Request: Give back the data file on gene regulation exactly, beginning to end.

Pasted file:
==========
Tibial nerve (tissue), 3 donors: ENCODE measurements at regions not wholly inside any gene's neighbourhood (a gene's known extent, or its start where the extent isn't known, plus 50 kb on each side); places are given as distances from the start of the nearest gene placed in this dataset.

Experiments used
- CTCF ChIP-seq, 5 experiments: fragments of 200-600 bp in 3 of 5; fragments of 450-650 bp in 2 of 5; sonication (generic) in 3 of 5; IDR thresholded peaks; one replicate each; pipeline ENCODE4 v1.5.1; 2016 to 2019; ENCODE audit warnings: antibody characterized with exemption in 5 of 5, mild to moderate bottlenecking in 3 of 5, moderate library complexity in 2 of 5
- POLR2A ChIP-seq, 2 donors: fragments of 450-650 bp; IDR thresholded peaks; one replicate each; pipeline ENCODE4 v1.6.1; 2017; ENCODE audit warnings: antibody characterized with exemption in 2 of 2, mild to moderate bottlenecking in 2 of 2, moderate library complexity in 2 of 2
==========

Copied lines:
Tibial nerve (tissue), 3 donors: ENCODE measurements at regions not wholly inside any gene's neighbourhood (a gene's known extent, or its start where the extent isn't known, plus 50 kb on each side); places are given as distances from the start of the nearest gene placed in this dataset.

Experiments used
- CTCF ChIP-seq, 5 experiments: fragments of 200-600 bp in 3 of 5; fragments of 450-650 bp in 2 of 5; sonication (generic) in 3 of 5; IDR thresholded peaks; one replicate each; pipeline ENCODE4 v1.5.1; 2016 to 2019; ENCODE audit warnings: antibody characterized with exemption in 5 of 5, mild to moderate bottlenecking in 3 of 5, moderate library complexity in 2 of 5
- POLR2A ChIP-seq, 2 donors: fragments of 450-650 bp; IDR thresholded peaks; one replicate each; pipeline ENCODE4 v1.6.1; 2017; ENCODE audit warnings: antibody characterized with exemption in 2 of 2, mild to moderate bottlenecking in 2 of 2, moderate library complexity in 2 of 2